Many of you know that the plan for the Burnside Expedition to North Carolina was hatched by George McClellan and Ambrose Burnside then presented to the Secretary of War before being reluctantly approved by President Lincoln.
What you may not know is the flippant manner in which Burnside described the formation of the plan almost twenty years after the fact. It is somewhat surprising that Burnside remembered the occasion as an almost “by the way, I’ve been thinking about this plan” moment between the two famous Union leaders. Clearly, Burnside had put great thought into the plan that would become the largest amphibious operation to that point in American history. But, looking back on it, the general remembered it as such:
One evening in the following October, General McClellan and I were chatting together over the affairs of the war, when I mentioned to him a plan for the formation of a coast division to which I had given some thought. After giving him a somewhat detailed account of the plan, he asked me to put it in writing as soon as possible, which was done. The next day it was presented to him, and it me his approval. He laid it before the Secretary of War, by whom it was also approved. The general details of the plan were briefly as follows: To organize a division of 12,000 to 15,000 men, mainly from States bordering on the Northern sea-coast, many of whom would be familiar with the coasting trade, and among whom would be found a goodly number of mechanics; and to fit out a fleet of light-draught steamers, sailing vessels, and barges, large enough to transport the division, the armament and supplies, so that it could be rapidly thrown from point to point on the coast with a view to establishing lodgments of the Southern coast, landing troops, and penetrating into the interior, thereby threatening the line of transportation in the rear of the main army then concentrating in Virginia, and holding possession of the inland waters on the Atlantic coast.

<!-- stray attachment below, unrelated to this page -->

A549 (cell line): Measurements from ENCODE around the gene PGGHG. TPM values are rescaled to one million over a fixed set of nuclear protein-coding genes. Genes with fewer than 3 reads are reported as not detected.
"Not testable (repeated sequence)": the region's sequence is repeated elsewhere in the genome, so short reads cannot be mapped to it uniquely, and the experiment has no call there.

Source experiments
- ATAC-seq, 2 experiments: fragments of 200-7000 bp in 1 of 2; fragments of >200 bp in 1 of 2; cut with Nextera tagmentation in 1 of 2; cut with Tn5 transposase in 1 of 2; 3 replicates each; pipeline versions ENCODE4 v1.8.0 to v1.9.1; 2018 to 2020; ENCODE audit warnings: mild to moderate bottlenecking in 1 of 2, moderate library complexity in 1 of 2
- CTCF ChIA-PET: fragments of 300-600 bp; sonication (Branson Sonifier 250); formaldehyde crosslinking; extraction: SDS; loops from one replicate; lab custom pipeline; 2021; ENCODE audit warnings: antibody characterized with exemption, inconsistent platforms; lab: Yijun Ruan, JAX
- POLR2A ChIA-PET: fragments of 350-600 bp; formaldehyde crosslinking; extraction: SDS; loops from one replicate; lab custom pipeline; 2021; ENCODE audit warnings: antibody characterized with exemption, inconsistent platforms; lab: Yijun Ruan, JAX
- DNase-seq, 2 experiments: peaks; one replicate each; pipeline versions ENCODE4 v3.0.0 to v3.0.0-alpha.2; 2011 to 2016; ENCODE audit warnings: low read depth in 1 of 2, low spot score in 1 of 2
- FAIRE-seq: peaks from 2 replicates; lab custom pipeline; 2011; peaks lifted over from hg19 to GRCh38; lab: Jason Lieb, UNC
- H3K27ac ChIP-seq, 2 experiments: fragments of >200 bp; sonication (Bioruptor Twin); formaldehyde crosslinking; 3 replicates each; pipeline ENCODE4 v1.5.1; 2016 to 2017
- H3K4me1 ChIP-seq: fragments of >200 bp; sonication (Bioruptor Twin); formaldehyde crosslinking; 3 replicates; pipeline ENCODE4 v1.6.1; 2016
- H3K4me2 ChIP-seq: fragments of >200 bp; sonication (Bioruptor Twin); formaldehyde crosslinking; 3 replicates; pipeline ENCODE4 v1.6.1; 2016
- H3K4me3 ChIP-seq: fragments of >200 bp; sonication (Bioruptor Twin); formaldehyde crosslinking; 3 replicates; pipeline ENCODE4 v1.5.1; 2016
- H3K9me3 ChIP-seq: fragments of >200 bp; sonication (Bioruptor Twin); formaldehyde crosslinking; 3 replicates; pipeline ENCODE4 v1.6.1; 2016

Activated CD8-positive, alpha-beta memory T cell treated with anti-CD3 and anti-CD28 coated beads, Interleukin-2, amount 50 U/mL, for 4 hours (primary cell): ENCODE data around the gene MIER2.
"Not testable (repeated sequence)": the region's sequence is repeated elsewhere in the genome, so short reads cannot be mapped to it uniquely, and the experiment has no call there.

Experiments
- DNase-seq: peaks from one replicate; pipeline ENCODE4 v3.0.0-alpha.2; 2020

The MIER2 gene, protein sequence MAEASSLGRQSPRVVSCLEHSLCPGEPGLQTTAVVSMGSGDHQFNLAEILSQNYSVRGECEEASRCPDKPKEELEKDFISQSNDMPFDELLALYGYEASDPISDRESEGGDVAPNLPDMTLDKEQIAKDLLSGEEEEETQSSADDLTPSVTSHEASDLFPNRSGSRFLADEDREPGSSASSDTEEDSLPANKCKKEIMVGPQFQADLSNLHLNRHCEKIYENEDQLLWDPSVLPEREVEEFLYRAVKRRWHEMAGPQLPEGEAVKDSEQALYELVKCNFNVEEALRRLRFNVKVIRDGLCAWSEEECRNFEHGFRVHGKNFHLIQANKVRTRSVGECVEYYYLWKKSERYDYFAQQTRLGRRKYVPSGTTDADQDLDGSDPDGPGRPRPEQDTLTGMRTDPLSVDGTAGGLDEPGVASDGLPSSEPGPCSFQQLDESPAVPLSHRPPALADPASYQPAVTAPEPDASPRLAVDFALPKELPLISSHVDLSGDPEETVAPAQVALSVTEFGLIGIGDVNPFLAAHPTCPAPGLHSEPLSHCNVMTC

Burnside would move out quickly on executing the plan by acquiring the vessels, organizing and the training the troops, and establishing a training base at Annapolis, Maryland. By the first week of January 1862, the troops were loaded on the ships and headed south.
But, it all began on one evening in October 1861…
A “chat” one evening in Washington led to the creation of Burnside’s Coastal Division that would invade North Carolina in early 1862.
Also overheard that evening at dinner, “Burney, this Army’s not big enough for two Napoleonic posers!” (I apologize…that was too easy to pass up!)
 From Leaders and Battles of the Civil War, Volume I, The Century Company, New York, 1887 (pages 660-661). Previously from a paper read by Burnside before the Soldiers’ and Sailors’ Historical Society of Rhode Island, July 7th, 1880.